The U.S. top trade negotiator will begin talks Wednesday with the World Trade Organization on ways to overcome intellectual property issues that are keeping critically needed COVID-19 vaccines from being more widely distributed worldwide.
President Joe Biden has faced calls from fellow WTO members, activists, and U.S. lawmakers to temporarily waive the restrictions as some states are turning down planned shipments from the federal government given a decrease in demand. At issue: 82% of shots have been given in high- and middle-income countries and just 0.3% in low-income countries, according to the World Health Organization.
The rush for vaccination has ebbed across much of the nation, with some states turning down all or part of their weekly dose allotments. The federal government will now shift some of those doses to areas where appointments remain difficult to get.
Also in the news:
►Two of the most populous counties in California, San Francisco and Los Angeles County, are now eligible to move to the least restrictive tier in California's reopening framework.
►The chairman of one of South Korea’s biggest dairy companies, Namyang Dairy Products, has resigned over a scandal in which his company was accused of deliberately spreading misinformation that its yogurt helps prevent coronavirus infections.
►Bavarian officials on Monday canceled Germany's Oktoberfest festivities for the second year in a row due to concerns over the spread of COVID-19, saying there are too many risks in hosting the celebrations — which bring in visitors from around the world — during a global pandemic.
►Masks in Michigan are no longer required at small outdoor weddings, graduation parties or other similar events or while playing some youth sports, according to a new state health department order set to take effect Thursday.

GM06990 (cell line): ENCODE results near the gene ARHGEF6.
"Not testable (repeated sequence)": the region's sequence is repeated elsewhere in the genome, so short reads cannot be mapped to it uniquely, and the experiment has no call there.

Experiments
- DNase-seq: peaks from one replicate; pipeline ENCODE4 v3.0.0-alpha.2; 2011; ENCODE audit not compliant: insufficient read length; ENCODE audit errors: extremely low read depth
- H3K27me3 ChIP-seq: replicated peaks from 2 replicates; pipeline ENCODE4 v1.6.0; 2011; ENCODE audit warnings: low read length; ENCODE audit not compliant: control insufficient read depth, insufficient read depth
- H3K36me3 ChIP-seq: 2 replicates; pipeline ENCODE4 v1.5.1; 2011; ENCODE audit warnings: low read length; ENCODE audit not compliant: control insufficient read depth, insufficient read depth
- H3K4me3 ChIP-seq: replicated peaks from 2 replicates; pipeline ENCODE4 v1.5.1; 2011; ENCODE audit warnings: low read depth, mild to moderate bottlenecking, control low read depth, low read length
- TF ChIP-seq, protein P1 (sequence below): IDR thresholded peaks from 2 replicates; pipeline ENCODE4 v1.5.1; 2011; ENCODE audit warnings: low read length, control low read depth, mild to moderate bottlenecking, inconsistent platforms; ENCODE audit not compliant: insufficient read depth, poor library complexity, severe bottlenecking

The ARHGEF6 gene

? Today's numbers: The U.S. has more than 32.5 million confirmed coronavirus cases and 578,400 deaths, according to Johns Hopkins University data. The global totals: Over 153.9 million cases and 3.22 million deaths. More than 318.4 million vaccine doses have been distributed in the U.S. and 247.7 million have been administered, according to the CDC. More than 106.16 million Americans have been fully vaccinated.
? What we're reading: It may not take true "herd immunity" to see a dramatic drop in COVID-19 cases, some researchers say.
The U.S. birth rate fell 4% last year, the largest single-year decrease in nearly 50 years, and the pandemic no doubt contributed to last year's big decline, experts say. The rate dropped for moms of every major race and ethnicity, and in nearly age group, falling to the lowest point since federal health officials started tracking it more than a century ago, the Centers for Disease Control and Prevention says in a report for release today.
Anxiety about COVID-19 and its impact on the economy likely caused many couples to think that having a baby right then was a bad idea. But many of the 2020 pregnancies began well before the U.S. epidemic. CDC researchers are working on a follow-up report to better parse out how the decline unfolded, said Brady Hamilton,the lead author of the new report.